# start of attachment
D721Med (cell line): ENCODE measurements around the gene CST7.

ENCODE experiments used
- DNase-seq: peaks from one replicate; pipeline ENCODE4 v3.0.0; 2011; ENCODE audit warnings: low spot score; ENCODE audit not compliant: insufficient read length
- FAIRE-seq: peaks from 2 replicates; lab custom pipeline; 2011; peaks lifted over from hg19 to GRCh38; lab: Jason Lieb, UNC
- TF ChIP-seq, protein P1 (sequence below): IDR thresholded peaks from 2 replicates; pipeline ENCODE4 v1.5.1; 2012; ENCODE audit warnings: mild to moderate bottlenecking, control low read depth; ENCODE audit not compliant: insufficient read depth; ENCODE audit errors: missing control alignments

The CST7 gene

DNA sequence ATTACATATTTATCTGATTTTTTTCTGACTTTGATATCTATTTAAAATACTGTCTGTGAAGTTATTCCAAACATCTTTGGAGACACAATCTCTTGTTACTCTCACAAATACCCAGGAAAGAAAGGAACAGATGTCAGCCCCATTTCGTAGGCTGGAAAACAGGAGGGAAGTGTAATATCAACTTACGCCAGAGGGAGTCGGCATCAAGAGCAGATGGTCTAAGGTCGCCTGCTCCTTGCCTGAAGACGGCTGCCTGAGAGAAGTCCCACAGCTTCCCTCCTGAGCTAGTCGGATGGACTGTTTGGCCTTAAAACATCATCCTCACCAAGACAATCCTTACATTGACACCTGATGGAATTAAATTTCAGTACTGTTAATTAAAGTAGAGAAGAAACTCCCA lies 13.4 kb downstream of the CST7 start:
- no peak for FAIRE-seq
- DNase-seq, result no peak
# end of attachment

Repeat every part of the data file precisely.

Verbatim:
D721Med (cell line): ENCODE measurements around the gene CST7.

ENCODE experiments used
- DNase-seq: peaks from one replicate; pipeline ENCODE4 v3.0.0; 2011; ENCODE audit warnings: low spot score; ENCODE audit not compliant: insufficient read length
- FAIRE-seq: peaks from 2 replicates; lab custom pipeline; 2011; peaks lifted over from hg19 to GRCh38; lab: Jason Lieb, UNC
- TF ChIP-seq, protein P1 (sequence below): IDR thresholded peaks from 2 replicates; pipeline ENCODE4 v1.5.1; 2012; ENCODE audit warnings: mild to moderate bottlenecking, control low read depth; ENCODE audit not compliant: insufficient read depth; ENCODE audit errors: missing control alignments

The CST7 gene

DNA sequence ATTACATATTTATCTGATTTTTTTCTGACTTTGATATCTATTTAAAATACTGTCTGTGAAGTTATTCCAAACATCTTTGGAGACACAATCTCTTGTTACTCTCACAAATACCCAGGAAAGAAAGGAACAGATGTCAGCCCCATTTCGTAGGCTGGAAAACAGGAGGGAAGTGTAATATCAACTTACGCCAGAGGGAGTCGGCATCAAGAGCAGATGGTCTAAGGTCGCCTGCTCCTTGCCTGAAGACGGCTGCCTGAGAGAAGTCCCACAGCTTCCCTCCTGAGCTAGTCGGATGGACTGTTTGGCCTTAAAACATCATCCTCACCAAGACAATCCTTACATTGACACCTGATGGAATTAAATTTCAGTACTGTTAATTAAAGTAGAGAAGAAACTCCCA lies 13.4 kb downstream of the CST7 start:
- no peak for FAIRE-seq
- DNase-seq, result no peak